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Getting the data right for impact investing

Author: ICAEW Insights

Published: 07 Jun 2023

As we reach consensus around sustainability reporting standards, impact investors have done a great deal to define what good data looks like.

Impact investors have, to some degree, led the thinking on what good sustainability reporting looks like. They’ve had to define what makes an impactful investment. The Global Impact Investing Network has been using the IRIS+ taxonomy since they published it in 2019. It is now aligning with the International Sustainability Standards Board (ISSB) as it prepares to finalise its first standards.

Net Purpose offers a platform for impact and sustainable investors to benchmark fund performance against sustainability goals by creating the data infrastructure needed to do so. It collects data points that map to all the standards currently in place, including the Sustainable Development Goals (SDG), Sustainability Accounting Standards Board (SASB), Global Reporting Initiative (GRI), Sustainable Finance Disclosure Regulation Principle Adverse Impact (SFDR PAI) indicators and the aforementioned IRIS+. 

“We map them all together so that investors can see the common metrics across all of them,” explains Net Purpose founder and CEO Sam Duncan. “You can actually see the clean lines in that analysis of what you should be measuring. Then we also map that to the evolving guidance of the ISSB.”

The definitions of sustainable and impact investing are also being considered at the moment through regulation in Europe, the UK and the US. Other countries are moving to legally define it as well. Essentially, while impact investment puts equal weight on financial return and social or environmental objectives, sustainable investment takes sustainability as a factor, but with financial returns still the main objective. These create funds that individuals, institutions and pension funds can invest in.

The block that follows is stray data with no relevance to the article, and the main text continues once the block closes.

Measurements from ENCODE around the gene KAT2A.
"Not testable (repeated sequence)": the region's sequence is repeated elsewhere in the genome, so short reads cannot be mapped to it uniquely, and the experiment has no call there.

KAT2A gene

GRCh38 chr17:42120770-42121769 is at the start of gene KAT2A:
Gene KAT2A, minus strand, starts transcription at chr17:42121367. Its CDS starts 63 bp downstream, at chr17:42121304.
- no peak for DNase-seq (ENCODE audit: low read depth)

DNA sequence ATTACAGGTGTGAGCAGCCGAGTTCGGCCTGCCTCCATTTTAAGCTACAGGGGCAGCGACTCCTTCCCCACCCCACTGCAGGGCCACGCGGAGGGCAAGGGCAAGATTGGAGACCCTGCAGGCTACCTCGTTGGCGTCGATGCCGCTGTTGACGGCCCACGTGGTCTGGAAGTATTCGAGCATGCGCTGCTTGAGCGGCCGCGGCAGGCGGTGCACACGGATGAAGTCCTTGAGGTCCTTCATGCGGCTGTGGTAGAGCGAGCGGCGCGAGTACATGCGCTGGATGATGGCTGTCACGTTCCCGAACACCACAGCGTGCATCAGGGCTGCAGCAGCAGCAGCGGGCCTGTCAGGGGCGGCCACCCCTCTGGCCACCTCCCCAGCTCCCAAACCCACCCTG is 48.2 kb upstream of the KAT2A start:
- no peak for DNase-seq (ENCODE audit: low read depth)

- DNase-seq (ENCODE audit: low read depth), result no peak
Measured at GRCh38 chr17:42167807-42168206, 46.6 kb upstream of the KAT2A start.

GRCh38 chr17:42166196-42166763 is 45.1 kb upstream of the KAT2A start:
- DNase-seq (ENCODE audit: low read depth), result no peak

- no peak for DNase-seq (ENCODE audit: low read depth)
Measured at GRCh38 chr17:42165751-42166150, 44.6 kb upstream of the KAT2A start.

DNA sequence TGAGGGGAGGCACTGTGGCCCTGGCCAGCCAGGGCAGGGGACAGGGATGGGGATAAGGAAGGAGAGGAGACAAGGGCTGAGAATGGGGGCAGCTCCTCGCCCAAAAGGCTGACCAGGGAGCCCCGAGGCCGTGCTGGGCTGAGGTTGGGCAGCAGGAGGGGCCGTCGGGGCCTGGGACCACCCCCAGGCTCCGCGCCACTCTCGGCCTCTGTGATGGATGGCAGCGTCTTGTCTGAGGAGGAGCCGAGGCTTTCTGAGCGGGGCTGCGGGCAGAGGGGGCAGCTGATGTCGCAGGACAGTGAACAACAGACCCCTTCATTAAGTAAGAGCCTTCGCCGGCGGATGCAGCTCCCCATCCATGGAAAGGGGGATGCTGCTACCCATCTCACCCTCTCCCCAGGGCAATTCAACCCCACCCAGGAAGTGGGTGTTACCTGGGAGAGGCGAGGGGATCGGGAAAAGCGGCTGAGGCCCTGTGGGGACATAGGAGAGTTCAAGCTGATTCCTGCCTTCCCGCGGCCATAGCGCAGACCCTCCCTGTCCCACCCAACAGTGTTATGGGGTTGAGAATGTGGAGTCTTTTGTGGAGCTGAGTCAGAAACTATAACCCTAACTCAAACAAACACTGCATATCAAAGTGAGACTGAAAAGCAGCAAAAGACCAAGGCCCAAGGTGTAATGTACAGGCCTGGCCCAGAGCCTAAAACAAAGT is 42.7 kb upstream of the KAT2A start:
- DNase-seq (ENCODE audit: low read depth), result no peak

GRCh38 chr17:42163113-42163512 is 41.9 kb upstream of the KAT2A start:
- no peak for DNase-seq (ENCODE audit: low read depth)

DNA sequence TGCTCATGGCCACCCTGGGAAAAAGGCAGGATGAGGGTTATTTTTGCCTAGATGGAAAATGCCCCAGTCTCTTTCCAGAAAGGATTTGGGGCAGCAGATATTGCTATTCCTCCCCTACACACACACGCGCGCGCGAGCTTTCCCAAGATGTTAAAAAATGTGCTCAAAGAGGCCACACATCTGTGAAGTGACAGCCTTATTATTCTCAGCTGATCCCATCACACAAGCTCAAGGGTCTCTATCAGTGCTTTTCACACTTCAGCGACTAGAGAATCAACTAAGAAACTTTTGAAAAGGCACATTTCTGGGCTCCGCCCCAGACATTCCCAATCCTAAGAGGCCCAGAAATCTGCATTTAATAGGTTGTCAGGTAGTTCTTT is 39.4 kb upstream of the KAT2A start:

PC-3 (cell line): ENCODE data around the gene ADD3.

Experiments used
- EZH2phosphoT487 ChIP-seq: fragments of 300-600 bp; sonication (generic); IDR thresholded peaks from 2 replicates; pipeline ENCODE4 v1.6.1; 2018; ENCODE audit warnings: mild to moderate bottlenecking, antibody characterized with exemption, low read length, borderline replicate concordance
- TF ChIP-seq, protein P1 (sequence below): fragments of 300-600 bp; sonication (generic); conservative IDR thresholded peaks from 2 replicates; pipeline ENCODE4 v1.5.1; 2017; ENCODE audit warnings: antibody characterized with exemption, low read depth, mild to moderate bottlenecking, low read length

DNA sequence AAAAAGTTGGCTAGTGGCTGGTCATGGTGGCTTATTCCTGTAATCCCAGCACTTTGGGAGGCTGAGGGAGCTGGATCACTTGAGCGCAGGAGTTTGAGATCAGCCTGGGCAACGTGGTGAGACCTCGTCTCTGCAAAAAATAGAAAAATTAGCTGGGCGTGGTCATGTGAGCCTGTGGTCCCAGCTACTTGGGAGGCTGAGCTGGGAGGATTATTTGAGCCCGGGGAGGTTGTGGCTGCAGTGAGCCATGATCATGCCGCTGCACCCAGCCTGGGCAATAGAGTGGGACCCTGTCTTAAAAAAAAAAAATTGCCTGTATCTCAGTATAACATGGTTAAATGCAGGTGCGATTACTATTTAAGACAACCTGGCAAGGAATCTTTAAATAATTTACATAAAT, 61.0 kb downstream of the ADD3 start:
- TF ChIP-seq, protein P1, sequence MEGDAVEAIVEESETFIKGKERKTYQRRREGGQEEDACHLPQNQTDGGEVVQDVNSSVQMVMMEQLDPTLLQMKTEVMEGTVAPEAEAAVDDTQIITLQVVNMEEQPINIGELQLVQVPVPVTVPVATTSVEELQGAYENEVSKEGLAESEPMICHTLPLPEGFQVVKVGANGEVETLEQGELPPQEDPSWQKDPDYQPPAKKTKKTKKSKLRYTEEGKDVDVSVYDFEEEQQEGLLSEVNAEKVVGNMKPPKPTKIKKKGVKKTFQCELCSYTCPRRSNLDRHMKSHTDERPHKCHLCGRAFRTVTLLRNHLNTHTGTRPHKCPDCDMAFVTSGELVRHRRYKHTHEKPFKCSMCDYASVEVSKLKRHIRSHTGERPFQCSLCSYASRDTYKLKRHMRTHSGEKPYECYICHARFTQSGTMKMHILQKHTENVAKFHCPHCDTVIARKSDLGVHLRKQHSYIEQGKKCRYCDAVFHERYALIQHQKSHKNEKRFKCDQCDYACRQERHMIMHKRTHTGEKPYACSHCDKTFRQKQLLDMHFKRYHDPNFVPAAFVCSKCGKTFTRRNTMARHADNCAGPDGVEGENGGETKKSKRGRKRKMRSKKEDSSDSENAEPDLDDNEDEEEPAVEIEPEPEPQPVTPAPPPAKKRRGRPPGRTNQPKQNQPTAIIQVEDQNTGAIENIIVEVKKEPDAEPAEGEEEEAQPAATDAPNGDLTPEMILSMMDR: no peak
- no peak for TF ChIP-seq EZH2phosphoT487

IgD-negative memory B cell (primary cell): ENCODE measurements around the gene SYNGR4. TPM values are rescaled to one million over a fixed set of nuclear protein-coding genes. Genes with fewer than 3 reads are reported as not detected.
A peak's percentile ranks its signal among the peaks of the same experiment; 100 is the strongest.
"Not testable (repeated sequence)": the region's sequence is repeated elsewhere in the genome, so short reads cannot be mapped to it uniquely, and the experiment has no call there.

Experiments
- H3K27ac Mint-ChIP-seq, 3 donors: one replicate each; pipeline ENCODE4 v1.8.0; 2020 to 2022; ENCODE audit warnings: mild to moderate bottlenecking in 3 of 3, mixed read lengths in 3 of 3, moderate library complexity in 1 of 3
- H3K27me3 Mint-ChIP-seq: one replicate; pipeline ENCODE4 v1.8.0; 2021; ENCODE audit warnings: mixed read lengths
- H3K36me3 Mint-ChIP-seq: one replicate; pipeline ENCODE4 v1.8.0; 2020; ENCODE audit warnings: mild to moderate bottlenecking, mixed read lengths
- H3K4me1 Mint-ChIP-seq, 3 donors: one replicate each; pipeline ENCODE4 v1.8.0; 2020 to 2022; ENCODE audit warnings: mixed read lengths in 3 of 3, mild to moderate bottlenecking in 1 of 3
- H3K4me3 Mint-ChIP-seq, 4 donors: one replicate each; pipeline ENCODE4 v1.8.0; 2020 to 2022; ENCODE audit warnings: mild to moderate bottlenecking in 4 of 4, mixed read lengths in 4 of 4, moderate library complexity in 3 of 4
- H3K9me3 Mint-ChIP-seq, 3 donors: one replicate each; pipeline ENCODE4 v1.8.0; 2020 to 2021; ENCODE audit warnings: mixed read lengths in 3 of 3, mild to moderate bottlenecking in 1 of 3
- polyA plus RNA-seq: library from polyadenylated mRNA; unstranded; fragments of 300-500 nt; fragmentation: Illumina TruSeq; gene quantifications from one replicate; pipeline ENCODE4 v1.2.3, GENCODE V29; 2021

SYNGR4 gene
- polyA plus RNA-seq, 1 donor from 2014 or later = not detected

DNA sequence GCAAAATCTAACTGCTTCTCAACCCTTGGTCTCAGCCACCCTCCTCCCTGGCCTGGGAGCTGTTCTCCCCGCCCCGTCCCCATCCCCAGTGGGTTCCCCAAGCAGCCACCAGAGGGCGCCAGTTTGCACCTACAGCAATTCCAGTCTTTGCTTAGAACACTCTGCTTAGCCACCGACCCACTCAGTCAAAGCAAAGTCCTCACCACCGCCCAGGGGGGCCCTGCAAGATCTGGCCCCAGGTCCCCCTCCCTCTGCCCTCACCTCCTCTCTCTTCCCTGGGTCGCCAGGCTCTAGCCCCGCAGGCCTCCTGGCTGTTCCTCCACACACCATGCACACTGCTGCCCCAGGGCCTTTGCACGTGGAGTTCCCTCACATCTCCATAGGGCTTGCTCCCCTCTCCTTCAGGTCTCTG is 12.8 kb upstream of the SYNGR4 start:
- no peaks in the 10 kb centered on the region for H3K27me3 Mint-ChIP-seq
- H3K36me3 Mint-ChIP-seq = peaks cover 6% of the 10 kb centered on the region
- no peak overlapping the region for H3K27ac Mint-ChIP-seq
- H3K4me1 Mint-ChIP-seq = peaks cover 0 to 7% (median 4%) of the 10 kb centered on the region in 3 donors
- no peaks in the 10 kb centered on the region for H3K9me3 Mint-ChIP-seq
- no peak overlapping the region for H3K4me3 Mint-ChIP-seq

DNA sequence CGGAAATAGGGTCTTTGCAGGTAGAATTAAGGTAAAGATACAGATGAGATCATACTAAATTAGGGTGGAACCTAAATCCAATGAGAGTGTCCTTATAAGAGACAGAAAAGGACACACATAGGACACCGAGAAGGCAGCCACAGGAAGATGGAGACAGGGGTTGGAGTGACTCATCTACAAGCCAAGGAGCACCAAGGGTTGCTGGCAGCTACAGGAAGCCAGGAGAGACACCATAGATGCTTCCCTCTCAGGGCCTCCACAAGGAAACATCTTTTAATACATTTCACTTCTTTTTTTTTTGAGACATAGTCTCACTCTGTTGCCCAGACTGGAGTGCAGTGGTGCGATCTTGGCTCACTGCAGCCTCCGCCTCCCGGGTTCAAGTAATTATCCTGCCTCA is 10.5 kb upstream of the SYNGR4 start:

One of the trickiest things about this type of investment, when compared to a standard financial one, is the potential complexity of the data. Financial returns are very simple to read; if you can see an increasing financial return, that company seems like a safe bet. 

With sustainability reporting, the important metrics really depend on your primary objective, which could be climate impacts, gender equity, diversity, health, water use, waste, biodiversity – the list goes on. It can be tricky for more traditional investors, despite their knowledge and capability when looking at company data. It doesn’t help that there is no unified way of presenting this information. 

“Sometimes you’ll find numbers in tables, sometimes you’ll find it in graphs, sometimes you’ll find it in text. So extracting that information out of reports, and doing so accurately, can be quite difficult,” says Duncan. “We have standards that are a tabular form with units and years and time periods, like we do with financial information.” 

There is renewed momentum for sustainable and impact investment at the moment, Duncan explains. Last year, Bloomberg’s reporting on the issues with ESG as a way to measure sustainability performance – they really measure financial risk around environmental issues – pushed investors to ask more of companies they considered for investment, helping to drive improvements in disclosures. Now, ISSB is bringing the various constituent standards (GRI for listed companies, IRIS+ for private market investors, SDGs for governments, etc) and bringing them together around a set of common metrics. 

Companies are already doing better with sustainability data than people often expect, says Duncan: “Companies are putting an enormous effort into publicly disclosing performance on these indicators. It’s not perfect yet, and it’s not fully audited, but investors value seeing what's out there.”

Major data gaps currently exist around the environmental impacts of products and services. It’s not easy to calculate the CO2 impacts of shipping a product, for example, as the size, weight and means of shipping will vary wildly from product to product. But like all environmental impact data, people are figuring it out, Duncan explains: “It’s about not letting perfection be the enemy of progress. There are inferences you can make from the existing data. Yes, there are gaps – in particular around supply chain and Scope 3 emissions [from activities not owned or controlled by the organisation reporting the data] – but it’s improving. And we’ve got to start somewhere.” 

  • Net Purpose will take part in a panel at ICAEW’s Corporate Reporting Conference.

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